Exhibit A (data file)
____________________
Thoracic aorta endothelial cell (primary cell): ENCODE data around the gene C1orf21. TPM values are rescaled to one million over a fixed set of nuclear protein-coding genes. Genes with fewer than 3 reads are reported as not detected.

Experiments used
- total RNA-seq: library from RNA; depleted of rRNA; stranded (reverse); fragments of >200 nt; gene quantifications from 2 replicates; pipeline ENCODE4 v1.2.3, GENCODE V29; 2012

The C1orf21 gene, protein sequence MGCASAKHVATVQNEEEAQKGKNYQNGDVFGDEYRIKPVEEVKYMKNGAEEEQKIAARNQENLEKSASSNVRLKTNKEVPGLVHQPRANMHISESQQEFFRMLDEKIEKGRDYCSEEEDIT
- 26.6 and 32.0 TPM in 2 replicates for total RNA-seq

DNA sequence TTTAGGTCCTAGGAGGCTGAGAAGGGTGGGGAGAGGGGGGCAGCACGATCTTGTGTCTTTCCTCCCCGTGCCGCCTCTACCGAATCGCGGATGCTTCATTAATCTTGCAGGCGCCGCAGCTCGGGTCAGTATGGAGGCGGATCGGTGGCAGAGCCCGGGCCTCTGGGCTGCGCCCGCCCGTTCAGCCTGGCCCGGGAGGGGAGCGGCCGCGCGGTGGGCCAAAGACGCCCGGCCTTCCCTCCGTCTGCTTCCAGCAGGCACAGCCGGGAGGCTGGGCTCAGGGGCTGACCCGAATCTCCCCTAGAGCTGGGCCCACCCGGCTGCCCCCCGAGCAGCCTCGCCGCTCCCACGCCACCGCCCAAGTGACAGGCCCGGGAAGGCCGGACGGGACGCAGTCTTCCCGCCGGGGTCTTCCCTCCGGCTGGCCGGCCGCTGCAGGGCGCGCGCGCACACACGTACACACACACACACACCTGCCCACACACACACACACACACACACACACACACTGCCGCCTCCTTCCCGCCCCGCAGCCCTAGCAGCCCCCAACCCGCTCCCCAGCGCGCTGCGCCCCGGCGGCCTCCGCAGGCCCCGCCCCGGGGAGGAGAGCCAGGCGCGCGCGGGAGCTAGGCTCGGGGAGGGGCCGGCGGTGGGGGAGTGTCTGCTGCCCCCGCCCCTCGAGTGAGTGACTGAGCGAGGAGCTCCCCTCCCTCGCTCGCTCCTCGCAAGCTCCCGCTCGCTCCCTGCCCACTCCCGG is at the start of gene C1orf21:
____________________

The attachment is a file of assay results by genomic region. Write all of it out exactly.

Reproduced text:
Thoracic aorta endothelial cell (primary cell): ENCODE data around the gene C1orf21. TPM values are rescaled to one million over a fixed set of nuclear protein-coding genes. Genes with fewer than 3 reads are reported as not detected.

Experiments used
- total RNA-seq: library from RNA; depleted of rRNA; stranded (reverse); fragments of >200 nt; gene quantifications from 2 replicates; pipeline ENCODE4 v1.2.3, GENCODE V29; 2012

The C1orf21 gene, protein sequence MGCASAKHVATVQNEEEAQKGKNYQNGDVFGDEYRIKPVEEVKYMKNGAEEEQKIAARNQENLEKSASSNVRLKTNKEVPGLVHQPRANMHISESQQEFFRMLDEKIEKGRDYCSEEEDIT
- 26.6 and 32.0 TPM in 2 replicates for total RNA-seq

DNA sequence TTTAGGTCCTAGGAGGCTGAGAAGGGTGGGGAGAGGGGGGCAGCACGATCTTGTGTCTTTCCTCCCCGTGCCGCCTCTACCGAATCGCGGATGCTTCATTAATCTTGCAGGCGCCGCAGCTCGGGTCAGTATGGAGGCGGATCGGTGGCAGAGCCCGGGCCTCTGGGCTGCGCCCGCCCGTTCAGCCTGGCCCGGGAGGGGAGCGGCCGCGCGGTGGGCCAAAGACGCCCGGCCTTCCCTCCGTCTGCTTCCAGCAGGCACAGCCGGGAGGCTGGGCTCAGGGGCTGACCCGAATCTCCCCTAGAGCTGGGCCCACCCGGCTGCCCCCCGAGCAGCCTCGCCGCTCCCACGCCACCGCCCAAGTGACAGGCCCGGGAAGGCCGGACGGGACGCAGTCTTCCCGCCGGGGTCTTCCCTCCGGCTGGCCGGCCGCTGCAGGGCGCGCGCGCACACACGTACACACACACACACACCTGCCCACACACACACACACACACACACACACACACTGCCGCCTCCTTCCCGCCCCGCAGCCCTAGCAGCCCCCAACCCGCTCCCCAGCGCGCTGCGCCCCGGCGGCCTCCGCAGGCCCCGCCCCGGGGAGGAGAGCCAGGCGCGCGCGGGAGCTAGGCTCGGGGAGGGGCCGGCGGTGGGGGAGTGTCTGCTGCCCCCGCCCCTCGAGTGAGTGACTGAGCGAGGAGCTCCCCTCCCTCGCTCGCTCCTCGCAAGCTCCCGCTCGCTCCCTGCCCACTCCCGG is at the start of gene C1orf21: